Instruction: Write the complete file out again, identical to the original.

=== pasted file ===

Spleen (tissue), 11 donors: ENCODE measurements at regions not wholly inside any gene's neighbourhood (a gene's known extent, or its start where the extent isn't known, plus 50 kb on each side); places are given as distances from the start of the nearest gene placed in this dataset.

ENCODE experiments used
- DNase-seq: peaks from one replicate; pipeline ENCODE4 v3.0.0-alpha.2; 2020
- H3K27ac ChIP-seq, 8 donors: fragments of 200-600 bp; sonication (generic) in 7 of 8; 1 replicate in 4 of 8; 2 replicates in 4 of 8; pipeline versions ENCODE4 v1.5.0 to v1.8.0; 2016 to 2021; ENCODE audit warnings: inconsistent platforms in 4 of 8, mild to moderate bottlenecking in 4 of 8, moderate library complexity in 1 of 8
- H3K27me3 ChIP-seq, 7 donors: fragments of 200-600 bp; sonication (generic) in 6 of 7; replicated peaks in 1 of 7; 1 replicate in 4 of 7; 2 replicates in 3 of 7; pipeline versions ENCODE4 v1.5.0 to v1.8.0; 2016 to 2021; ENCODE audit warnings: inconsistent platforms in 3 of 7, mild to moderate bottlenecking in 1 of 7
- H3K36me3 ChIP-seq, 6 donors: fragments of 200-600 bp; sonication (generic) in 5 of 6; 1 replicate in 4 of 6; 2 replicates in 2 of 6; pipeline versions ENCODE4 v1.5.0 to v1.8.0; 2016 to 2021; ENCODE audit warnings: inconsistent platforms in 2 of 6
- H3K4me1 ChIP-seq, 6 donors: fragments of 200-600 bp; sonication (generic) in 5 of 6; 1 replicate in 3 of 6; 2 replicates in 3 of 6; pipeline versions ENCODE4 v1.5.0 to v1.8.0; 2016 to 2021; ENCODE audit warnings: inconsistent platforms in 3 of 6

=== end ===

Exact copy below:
Spleen (tissue), 11 donors: ENCODE measurements at regions not wholly inside any gene's neighbourhood (a gene's known extent, or its start where the extent isn't known, plus 50 kb on each side); places are given as distances from the start of the nearest gene placed in this dataset.

ENCODE experiments used
- DNase-seq: peaks from one replicate; pipeline ENCODE4 v3.0.0-alpha.2; 2020
- H3K27ac ChIP-seq, 8 donors: fragments of 200-600 bp; sonication (generic) in 7 of 8; 1 replicate in 4 of 8; 2 replicates in 4 of 8; pipeline versions ENCODE4 v1.5.0 to v1.8.0; 2016 to 2021; ENCODE audit warnings: inconsistent platforms in 4 of 8, mild to moderate bottlenecking in 4 of 8, moderate library complexity in 1 of 8
- H3K27me3 ChIP-seq, 7 donors: fragments of 200-600 bp; sonication (generic) in 6 of 7; replicated peaks in 1 of 7; 1 replicate in 4 of 7; 2 replicates in 3 of 7; pipeline versions ENCODE4 v1.5.0 to v1.8.0; 2016 to 2021; ENCODE audit warnings: inconsistent platforms in 3 of 7, mild to moderate bottlenecking in 1 of 7
- H3K36me3 ChIP-seq, 6 donors: fragments of 200-600 bp; sonication (generic) in 5 of 6; 1 replicate in 4 of 6; 2 replicates in 2 of 6; pipeline versions ENCODE4 v1.5.0 to v1.8.0; 2016 to 2021; ENCODE audit warnings: inconsistent platforms in 2 of 6
- H3K4me1 ChIP-seq, 6 donors: fragments of 200-600 bp; sonication (generic) in 5 of 6; 1 replicate in 3 of 6; 2 replicates in 3 of 6; pipeline versions ENCODE4 v1.5.0 to v1.8.0; 2016 to 2021; ENCODE audit warnings: inconsistent platforms in 3 of 6